madrmc wrote:In the Middle East alone, for example, reserves have doubled in the past 25 years despite significant production and few new discoveries. As one professor put it, "It would take a pretty big pile of dead dinosaurs and plants to account for the estimated 660 billion barrels of oil in the region."
I would attribute that to technology, it's also within Saudi Arabia's best interest to bolster claims of reserves which may be another factor. Additionally as I have been reading a little more on this and the bulk of Saudi's oil production come s from 5 fields, all found between 1940 and 1960. There has been no major new fields found since then. More than half of it comes from 1 field alone. They are extended the life of the fields by injecting water into them and using differen drilling techniques. This has also lead to increase in the cost of production because they now recover water with the oil which leads to a secondary recovery. This reflects what Mr. Hubbert whom I linked to above has stated, at some point it requires more energy to extract the oil than what you get out of it.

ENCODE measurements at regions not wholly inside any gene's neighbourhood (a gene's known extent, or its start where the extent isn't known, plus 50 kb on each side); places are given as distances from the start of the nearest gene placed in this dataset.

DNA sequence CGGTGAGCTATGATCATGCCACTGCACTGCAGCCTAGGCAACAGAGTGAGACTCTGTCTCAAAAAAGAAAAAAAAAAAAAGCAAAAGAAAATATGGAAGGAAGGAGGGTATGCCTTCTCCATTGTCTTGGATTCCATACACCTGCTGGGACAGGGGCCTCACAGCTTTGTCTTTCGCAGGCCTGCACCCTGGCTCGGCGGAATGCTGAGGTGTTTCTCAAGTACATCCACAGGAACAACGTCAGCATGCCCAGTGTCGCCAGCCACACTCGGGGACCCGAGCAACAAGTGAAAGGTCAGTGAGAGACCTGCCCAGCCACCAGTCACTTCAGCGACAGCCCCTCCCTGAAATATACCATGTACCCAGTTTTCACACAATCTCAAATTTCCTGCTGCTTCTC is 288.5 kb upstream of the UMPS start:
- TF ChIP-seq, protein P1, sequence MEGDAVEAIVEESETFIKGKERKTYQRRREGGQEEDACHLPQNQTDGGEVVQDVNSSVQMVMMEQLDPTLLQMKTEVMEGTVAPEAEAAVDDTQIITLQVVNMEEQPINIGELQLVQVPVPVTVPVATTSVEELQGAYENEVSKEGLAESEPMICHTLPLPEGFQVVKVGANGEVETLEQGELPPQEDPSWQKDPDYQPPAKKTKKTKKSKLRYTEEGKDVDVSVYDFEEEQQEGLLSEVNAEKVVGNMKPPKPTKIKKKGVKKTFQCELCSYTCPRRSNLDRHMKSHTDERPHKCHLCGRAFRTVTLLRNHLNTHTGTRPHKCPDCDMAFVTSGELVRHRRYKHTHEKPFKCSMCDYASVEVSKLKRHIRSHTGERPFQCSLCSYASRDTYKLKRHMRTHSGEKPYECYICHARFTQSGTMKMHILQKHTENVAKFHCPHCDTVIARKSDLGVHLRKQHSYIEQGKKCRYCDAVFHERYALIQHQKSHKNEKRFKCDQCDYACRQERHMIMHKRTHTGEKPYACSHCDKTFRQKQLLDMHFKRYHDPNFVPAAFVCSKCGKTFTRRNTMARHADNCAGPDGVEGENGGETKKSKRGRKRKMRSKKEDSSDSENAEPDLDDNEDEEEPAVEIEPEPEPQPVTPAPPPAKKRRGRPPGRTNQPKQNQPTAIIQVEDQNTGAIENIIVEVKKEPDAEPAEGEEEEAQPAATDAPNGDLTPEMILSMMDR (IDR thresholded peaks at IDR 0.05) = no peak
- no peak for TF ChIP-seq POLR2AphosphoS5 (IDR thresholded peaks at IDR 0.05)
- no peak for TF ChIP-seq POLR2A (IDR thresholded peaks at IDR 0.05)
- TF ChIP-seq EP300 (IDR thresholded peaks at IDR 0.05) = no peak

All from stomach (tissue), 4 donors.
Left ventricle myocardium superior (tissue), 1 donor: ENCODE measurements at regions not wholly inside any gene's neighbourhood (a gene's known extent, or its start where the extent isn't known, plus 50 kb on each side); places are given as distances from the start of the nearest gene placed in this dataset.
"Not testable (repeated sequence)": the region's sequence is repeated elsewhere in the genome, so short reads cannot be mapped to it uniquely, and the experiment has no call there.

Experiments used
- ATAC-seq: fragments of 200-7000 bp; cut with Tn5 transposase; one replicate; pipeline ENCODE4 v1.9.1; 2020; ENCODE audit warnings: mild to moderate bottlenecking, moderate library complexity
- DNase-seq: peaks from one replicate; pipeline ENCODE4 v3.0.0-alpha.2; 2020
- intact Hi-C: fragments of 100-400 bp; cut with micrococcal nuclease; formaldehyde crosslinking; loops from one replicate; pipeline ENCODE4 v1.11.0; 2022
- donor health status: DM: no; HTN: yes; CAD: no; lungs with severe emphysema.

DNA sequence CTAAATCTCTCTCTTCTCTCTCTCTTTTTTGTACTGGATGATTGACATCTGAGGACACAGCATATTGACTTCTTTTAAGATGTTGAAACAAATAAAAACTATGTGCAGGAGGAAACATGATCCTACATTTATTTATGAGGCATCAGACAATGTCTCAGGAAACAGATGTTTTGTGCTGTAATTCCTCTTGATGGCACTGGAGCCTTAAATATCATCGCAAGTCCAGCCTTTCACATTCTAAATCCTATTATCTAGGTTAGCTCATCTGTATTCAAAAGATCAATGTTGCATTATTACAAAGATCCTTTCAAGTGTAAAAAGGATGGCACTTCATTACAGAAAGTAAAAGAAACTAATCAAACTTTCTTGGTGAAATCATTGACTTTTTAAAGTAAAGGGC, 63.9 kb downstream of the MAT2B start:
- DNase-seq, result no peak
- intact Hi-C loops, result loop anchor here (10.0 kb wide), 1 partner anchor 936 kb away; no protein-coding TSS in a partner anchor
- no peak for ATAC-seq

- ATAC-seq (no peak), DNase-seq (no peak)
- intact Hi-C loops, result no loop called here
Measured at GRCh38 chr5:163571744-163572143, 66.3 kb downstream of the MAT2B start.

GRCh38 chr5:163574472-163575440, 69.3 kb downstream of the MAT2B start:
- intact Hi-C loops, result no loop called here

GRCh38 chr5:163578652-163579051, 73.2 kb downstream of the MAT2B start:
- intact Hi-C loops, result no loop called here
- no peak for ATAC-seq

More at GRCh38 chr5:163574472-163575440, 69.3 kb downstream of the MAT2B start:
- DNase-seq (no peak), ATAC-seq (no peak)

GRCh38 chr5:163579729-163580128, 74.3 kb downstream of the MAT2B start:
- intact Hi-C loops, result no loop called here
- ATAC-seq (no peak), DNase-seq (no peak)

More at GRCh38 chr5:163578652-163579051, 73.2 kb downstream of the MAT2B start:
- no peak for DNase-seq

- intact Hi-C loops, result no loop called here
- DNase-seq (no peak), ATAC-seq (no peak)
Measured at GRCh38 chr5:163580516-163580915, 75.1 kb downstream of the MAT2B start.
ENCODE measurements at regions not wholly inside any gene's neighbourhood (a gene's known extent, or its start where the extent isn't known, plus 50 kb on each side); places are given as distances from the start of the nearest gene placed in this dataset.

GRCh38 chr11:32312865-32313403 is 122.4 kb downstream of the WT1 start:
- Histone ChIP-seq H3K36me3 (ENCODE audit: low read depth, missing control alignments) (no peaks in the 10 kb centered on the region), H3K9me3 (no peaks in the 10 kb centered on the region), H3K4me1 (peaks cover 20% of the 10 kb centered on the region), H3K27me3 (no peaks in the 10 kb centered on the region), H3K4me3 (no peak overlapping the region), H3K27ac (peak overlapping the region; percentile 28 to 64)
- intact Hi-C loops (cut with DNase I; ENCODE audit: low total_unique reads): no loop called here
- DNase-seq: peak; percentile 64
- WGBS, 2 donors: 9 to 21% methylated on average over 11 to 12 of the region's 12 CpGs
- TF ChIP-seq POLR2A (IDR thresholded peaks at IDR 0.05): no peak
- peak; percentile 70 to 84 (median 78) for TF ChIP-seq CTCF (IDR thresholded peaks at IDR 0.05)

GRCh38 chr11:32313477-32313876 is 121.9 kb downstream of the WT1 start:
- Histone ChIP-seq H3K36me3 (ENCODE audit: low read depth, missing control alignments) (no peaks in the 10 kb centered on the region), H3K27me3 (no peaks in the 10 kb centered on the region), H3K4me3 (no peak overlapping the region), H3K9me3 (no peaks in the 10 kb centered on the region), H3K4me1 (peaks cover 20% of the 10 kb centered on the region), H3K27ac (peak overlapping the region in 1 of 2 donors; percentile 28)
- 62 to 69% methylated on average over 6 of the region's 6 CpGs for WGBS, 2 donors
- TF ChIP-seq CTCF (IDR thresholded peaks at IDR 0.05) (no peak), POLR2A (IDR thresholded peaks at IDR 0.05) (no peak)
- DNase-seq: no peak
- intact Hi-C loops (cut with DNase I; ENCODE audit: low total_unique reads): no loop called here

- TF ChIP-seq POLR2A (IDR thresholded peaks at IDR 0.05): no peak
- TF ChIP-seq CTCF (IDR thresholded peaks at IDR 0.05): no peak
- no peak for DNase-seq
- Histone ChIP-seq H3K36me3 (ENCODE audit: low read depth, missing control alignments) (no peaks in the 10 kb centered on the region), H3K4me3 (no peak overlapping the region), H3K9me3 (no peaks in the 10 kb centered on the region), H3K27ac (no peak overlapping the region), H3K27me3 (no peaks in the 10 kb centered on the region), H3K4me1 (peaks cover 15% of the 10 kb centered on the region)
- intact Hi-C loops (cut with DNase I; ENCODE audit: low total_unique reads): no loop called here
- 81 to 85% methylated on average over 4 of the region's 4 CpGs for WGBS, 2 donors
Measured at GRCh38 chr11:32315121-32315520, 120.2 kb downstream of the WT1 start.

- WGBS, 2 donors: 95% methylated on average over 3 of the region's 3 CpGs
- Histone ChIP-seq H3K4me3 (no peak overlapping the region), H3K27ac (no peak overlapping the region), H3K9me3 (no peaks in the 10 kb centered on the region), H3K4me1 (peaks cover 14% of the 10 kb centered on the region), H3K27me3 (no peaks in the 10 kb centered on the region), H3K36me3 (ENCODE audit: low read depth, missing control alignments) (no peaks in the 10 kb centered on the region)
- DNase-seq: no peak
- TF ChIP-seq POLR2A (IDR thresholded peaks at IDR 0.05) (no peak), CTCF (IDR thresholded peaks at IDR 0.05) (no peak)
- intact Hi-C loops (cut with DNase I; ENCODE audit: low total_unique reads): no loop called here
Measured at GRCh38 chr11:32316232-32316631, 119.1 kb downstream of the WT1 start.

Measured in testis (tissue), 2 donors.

Even if we assume that this theory is true then obviuosly it is not being regenerated very fast. Evidence of that would be the decline of production in the US, Russia and other places. Keep in mind the US is pumping less oil now than it did in 1970.
At what point did this become a oil discussion?